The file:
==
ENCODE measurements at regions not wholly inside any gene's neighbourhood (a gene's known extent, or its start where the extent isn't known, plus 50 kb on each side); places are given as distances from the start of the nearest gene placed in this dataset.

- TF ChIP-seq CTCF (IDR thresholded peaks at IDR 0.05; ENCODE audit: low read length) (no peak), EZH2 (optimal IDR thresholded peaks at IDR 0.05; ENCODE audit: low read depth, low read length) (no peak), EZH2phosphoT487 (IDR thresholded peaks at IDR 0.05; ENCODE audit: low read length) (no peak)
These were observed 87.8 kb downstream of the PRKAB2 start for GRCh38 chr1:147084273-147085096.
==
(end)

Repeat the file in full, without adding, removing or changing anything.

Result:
ENCODE measurements at regions not wholly inside any gene's neighbourhood (a gene's known extent, or its start where the extent isn't known, plus 50 kb on each side); places are given as distances from the start of the nearest gene placed in this dataset.

- TF ChIP-seq CTCF (IDR thresholded peaks at IDR 0.05; ENCODE audit: low read length) (no peak), EZH2 (optimal IDR thresholded peaks at IDR 0.05; ENCODE audit: low read depth, low read length) (no peak), EZH2phosphoT487 (IDR thresholded peaks at IDR 0.05; ENCODE audit: low read length) (no peak)
These were observed 87.8 kb downstream of the PRKAB2 start for GRCh38 chr1:147084273-147085096.